Just because he doesn't test well doesn't mean the Deacon isn't a great student-mascot. Getty Images

The NCAA had an interesting reaction to Wake Forest's decision to drop SAT and ACT test scores as an admission consideration. On Tuesday, it wagged its giant index figure and shook its head, informing the North Carolina school that the Demon Deacons' prospective athletes would still be required to have an authorized SAT or ACT test score as part of its eligibility formula.

"The university's decision to make standardized test scores optional for admissions purposes will not impact the NCAA requirement for initial eligibility," Todd Hairston, Wake's assistant athletic director for compliance, said in a statement released by the university. "All incoming freshman student-athletes will still be required to present a valid SAT or ACT score to the NCAA Eligibility Center in order to practice, compete or receive an athletic grant-in-aid at Wake Forest University."

I can't say I'm surprised by the NCAA's stance. Wake had adjusted its policy on standardized testing after reviewing extensive research showing that tests favor wealthy students and do not serve as the best predictors of college success. It should also be noted that Wake is the first top 30 national university in the U.S. News & World Report ranking to make the entrance exams optional. The NCAA doesn't seem to like firsts or people who stray from the norm.

While working on my book Meat Market, I was fortunate to have gotten an inside look at how the admissions policy operates for big-time college football programs. (The academic side of the evaluation process is the most underrated aspect of the recruiting world. It should go hand-in-hand with the character side of things that have become a bigger and bigger focus as coaches try to sort out their recruiting boards and contend with APR legislation.)

The biggest academic dilemma I observed stemmed from something that is relevant to the Wake Forest story and the standardized tests. In the case of many borderline recruits, schools needed to determine who was a safer pick: the kid who had a solid GPA but a low ACT score, or the kid with the shaky GPA but a respectable ACT?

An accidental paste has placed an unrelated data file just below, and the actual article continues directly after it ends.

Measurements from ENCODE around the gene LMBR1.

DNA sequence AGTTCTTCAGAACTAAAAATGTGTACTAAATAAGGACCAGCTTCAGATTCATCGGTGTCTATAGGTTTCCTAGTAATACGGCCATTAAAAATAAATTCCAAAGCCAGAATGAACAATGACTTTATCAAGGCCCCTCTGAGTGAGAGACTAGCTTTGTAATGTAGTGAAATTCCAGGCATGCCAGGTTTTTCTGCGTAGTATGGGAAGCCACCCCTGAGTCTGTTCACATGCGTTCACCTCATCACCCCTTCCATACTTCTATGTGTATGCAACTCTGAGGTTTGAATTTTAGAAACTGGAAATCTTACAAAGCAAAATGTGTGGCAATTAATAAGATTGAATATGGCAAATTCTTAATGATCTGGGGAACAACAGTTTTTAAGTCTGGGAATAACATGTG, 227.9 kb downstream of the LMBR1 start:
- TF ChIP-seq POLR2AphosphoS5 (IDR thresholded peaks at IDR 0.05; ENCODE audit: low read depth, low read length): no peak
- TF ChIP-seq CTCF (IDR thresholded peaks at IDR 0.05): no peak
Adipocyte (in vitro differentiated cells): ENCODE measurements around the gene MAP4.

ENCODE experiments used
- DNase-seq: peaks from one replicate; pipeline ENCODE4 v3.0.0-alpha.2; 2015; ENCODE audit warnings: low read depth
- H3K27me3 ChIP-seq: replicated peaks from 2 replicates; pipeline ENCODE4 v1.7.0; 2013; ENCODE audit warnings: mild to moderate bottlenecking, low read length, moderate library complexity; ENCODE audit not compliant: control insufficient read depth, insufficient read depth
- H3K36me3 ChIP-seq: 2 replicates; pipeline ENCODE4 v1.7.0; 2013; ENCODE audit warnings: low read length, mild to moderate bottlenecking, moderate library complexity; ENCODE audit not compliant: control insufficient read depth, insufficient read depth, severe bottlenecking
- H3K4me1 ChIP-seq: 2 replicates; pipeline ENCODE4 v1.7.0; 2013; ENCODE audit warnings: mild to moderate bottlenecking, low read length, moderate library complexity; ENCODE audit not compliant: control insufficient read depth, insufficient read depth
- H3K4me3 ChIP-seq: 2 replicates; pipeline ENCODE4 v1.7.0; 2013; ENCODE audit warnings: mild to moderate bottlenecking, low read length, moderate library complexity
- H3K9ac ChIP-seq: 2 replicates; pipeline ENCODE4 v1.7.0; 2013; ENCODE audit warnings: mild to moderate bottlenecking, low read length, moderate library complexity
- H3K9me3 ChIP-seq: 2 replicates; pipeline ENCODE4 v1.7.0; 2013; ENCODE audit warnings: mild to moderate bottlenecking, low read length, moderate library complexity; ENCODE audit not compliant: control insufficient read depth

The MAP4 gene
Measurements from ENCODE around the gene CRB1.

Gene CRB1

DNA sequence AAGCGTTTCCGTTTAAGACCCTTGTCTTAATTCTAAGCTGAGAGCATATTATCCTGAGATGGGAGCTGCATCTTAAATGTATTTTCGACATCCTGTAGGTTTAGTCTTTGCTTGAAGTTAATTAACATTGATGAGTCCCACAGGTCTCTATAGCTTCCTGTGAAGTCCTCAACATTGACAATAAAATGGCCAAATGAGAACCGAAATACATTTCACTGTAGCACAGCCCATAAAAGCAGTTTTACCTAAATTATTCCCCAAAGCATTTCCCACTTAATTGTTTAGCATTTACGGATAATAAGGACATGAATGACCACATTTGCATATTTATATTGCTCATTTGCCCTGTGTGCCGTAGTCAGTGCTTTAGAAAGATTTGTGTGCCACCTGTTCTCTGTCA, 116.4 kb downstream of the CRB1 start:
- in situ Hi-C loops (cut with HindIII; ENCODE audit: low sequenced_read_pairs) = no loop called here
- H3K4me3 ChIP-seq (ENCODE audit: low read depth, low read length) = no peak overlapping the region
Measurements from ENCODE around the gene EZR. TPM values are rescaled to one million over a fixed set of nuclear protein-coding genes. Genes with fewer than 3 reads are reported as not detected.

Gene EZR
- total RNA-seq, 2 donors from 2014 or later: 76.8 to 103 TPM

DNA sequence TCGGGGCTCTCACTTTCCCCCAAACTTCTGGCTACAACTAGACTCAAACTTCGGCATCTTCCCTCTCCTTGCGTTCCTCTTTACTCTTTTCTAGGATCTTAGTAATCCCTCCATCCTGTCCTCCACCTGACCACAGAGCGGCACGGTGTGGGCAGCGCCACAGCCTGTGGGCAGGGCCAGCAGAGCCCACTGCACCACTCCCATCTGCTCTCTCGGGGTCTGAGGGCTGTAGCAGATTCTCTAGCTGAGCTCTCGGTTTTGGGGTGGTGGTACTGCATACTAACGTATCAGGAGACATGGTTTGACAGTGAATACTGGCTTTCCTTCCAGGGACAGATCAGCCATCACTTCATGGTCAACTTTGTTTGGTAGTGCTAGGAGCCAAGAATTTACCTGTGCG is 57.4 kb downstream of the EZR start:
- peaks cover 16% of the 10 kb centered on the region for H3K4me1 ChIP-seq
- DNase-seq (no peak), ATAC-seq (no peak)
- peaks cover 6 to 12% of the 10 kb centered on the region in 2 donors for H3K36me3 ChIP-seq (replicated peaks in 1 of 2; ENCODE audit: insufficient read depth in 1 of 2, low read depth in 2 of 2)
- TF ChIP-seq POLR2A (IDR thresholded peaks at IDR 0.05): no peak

The evidence I saw indicated that you're probably better off with the former rather than the latter. For regular students that might not be the case, but for student-athletes, who are afforded additional academic support systems, it was. The kid who had a solid GPA had at least shown that he will be diligent, meaning he'll be more likely to go to all his tutoring sessions and study-halls and be on time for class (and position meetings and practice too).

Meanwhile, the other kid might have been conditioned to think he's always smart enough to just get by. Maybe he is, or maybe, when things get tougher, he won't be.

I think Wake Forest's new policy is commendable. Since this would've been in line with the rest of their student body, it would've been fascinating to see how things would've worked out. I suspect it wouldn't have created chaos for the Wake athletic teams, prompting a plummeting APR and massive academic suspensions.

Would Wake really have taken guys with 3.3 GPAs and an ACT of 14 that was keeping them from playing at some SEC school? Doubt it. Still, I could see rival schools crying foul, and then trying to follow suit. Knowing this, I'm sure the NCAA was scared to death about the prospect of some college coaches leaning on their admissions people to get someone pushed through.

I can't blame them for that.